Phil and PJ Jarvis bring a father-son connection to co-ops
By Preston Knight, Contributing Writer
PJ Jarvis never had the pressure of carrying on the traditions of the family business. A lineworker has enough to think about beyond living up to a father’s expectations.
Even so, the best job-recruitment tool yet may be family ties. If nothing else, it gives the older generation a head start on influencing those who will come next. PJ, a newly minted journeyman lineworker with Shenandoah Valley Electric Cooperative, found his way into the utility industry in just that manner.
The 23-year-old is following in his father’s footsteps. In this case, the family business is electric cooperatives; PJ’s father, Phil, was a lineworker for BARC, a neighboring co-op to SVEC.
“I am very proud of all three of my boys. PJ is wired much like me, so linework fits him like a glove,” says Phil, now manager of safety services with the Virginia, Maryland & Delaware Association of Electric Cooperatives. “He seems to enjoy the work and the comradery with the folks in this industry.”
In April, the younger Jarvis completed an eight-step, four-year training program through the association, which graduated him to first-class journeyman lineworker status at SVEC. It was 24 years to the week that his father accomplished the same.
In the fall of his senior year at Rockbridge County High School, PJ applied to Virginia Tech’s agriculture tech program to follow his lifelong dream of becoming a farmer, says his mother, Tricia. However, reality set in for her oldest son that earning a living off the family farm would be too difficult. Compounding that fact was an unappealing notion of staying in a dorm, she says. PJ looked at options beyond college.
In January 2018, he attended an informational session about a lineworker school at Southside Virginia Community College. A representative from Mecklenburg Electric Cooperative spoke on how being a lineworker was not just a career, but a lifestyle.
“That’s when PJ’s wheels really started turning,” his mother says. “He had grown up with a lineman for a father, so it wasn’t anything he didn’t already know, but hearing it put it into words really hit home.”
Soon after, in his duties as a volunteer firefighter, PJ responded to a field fire with his local department. BARC lineworker Kevin Bryant was also on the scene because it involved a downed wire.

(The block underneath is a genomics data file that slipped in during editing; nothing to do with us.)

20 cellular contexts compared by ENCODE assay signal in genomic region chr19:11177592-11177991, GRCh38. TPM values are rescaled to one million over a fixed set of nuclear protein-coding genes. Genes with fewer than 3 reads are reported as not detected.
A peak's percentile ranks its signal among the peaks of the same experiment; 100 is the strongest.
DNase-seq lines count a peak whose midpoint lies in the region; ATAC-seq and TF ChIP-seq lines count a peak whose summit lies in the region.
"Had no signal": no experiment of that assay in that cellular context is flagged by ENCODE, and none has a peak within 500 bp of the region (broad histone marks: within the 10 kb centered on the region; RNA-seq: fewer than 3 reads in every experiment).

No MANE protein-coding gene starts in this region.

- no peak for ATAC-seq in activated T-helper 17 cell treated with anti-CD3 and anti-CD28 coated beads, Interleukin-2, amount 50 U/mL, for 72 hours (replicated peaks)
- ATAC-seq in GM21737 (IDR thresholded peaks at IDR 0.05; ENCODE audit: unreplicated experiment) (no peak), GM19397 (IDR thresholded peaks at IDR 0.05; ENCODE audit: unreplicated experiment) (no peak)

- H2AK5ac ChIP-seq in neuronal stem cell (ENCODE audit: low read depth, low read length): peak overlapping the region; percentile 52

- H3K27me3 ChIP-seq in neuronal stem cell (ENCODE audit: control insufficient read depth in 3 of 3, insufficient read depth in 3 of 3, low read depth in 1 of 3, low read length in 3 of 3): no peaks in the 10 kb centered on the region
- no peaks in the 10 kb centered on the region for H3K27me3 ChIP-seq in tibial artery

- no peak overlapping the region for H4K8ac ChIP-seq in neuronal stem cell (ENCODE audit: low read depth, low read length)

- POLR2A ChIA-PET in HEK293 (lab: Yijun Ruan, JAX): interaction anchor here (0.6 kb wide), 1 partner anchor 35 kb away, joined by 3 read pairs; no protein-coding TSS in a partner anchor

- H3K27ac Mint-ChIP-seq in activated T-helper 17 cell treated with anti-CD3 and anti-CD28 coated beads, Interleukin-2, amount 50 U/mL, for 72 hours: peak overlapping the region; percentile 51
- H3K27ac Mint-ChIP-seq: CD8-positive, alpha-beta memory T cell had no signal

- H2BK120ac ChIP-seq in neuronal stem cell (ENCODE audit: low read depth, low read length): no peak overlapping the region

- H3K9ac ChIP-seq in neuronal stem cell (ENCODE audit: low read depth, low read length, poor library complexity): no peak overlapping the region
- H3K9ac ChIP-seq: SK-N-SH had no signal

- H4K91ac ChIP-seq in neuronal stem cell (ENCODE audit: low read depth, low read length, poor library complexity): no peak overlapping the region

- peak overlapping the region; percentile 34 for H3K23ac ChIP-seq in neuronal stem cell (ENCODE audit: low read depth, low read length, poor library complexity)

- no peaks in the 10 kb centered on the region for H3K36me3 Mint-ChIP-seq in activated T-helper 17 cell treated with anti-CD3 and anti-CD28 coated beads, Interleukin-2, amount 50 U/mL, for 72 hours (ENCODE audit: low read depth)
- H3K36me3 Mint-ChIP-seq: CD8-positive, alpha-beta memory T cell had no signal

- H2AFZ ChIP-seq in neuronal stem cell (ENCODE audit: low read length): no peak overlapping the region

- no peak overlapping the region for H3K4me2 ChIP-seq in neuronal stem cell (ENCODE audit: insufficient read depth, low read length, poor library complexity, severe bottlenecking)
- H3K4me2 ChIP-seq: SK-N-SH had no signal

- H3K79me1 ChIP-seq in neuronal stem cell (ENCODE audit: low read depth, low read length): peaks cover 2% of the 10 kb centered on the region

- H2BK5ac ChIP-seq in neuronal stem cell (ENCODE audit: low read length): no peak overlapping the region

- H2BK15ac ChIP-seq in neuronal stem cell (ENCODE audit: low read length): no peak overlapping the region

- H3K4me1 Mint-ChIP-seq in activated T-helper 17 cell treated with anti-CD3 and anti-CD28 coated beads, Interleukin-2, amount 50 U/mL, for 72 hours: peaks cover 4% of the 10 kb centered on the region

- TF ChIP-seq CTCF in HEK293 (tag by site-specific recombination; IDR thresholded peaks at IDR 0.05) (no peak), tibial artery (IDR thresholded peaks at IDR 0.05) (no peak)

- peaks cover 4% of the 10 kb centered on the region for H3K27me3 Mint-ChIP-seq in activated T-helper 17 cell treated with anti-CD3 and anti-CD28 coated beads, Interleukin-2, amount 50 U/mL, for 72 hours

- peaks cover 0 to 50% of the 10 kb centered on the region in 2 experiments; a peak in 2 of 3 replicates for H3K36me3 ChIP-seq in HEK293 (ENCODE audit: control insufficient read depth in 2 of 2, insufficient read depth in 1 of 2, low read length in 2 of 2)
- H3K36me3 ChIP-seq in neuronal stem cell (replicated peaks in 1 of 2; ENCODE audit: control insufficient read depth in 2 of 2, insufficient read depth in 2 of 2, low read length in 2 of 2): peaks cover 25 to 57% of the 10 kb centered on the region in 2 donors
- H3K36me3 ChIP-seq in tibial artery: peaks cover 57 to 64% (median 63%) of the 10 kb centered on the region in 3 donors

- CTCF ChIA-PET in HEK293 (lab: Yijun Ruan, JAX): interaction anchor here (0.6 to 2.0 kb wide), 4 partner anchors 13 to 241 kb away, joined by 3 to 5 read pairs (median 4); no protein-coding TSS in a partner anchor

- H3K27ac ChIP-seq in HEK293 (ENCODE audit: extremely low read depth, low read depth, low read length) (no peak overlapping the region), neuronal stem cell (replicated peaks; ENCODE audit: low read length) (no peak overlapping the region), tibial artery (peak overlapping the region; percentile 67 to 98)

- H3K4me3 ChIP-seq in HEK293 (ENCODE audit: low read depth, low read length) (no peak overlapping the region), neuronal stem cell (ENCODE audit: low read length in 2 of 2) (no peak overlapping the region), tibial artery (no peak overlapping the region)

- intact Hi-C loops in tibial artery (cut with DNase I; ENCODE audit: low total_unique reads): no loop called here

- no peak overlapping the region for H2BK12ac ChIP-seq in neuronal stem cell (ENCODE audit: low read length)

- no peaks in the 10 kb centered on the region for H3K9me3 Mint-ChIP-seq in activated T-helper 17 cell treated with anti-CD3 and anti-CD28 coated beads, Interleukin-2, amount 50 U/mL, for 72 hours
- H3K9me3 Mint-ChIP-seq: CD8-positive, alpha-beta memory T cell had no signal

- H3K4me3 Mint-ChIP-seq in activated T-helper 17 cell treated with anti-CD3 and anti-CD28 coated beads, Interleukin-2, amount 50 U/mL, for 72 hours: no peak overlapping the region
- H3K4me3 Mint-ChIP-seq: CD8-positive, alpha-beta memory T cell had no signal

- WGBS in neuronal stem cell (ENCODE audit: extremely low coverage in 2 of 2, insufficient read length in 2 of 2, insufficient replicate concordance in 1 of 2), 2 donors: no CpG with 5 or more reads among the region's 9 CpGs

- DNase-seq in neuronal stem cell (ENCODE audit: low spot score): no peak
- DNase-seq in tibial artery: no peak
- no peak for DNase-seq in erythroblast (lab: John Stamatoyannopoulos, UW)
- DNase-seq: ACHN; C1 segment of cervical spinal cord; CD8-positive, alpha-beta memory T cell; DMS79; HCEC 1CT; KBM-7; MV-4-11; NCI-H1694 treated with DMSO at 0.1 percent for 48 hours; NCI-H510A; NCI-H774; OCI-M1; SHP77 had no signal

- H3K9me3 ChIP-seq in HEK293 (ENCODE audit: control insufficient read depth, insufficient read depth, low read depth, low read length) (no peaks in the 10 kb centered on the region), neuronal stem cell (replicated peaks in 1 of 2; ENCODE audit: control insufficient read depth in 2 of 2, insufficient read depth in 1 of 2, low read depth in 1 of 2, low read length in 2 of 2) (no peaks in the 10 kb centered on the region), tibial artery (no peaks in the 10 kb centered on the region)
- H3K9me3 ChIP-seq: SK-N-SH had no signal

“Kevin obviously made quite an impression on PJ because when he came home that night, he was very excited and said that’s what he wanted to do,” Tricia says. “He wanted to become a lineman.”
ANSWERING THE CALL
The interview with SVEC was a memorable one for Scott Austin, an SVEC line superintendent at the time. It was spring 2018, but PJ explained he could not start until later in the year. He had promised a farmer he would help with several tasks that summer.
Austin says this reflected PJ’s integrity, that even as an 18-year-old he knew the value of commitment and honoring one’s word. PJ started at SVEC’s Augusta County district in a utility man position in September 2018, and he became a second-class apprentice lineworker a year later.
“I am very proud of all three of my boys. PJ is wired much like me, so linework fits him like a glove. He seems to enjoy the work and the comradery with the folks in this industry.” — Phil Jarvis, manager of safety services, VMDAEC
“He’s one of the hardest workers. He farms. Delivers hay. Answers all the outage calls,” says Josh Hedrick, PJ’s supervisor. “You couldn’t ask for a better employee.”
If PJ did not immediately pick up his father’s linework skills, he inherited being a man of few words. Both men understand they have a job to do, and do it, not looking for any publicity.
To be multi-generational cooperative lineworkers, though, puts them in rare modern company. PJ recalls attending the Gaff-n-Go Lineworker’s Rodeo as a child, watching his father compete in the timed competition that pits utilities against each other. Phil participated in the first one in 2003.
“I just saw what a rewarding career it was,” PJ says. “I like to work hard. I like the outdoors. It just fit.”
UNDER NO PRESSURE
The Jarvises are proof that the path to becoming a lineworker has many entrances. Phil was the first in line to do so in his family.
“It was just luck that drew me to linework,” he says. “I had a friend whose father was a general foreman for a contractor doing distribution linework, and he was looking for help. I took a groundman position on a crew and fell in love with it.
“I didn’t know this industry was there. It never crossed my mind.”
After a few years of traveling with the contractor, Phil says he was ready to settle down. He began working for BARC, his local electric cooperative, and stayed there 18 years.
Phil joined the electric co-op association in 2015, as PJ began high school. The dinner conversation never centered on linework.
“I don’t know that I ever pressured him. I think I told him there were certainly opportunities with his skillset — wanting to work and be outside,” Phil says. “It’s a very rewarding profession.”
While the plan was never to raise the next generation of lineworkers in his own home, he’s happy this was the path chosen.
“I’m very proud of him,” Phil says, a few moments after PJ’s lineworker graduation in April. “As many of the other safety folks said to him, he needs to keep things he’s learned in his training in the forefront, and make sure he does everything he needs to do to stay safe to return home to his family, the same way that he went.”
For more, visit vmdaec.com/powerfulcareers.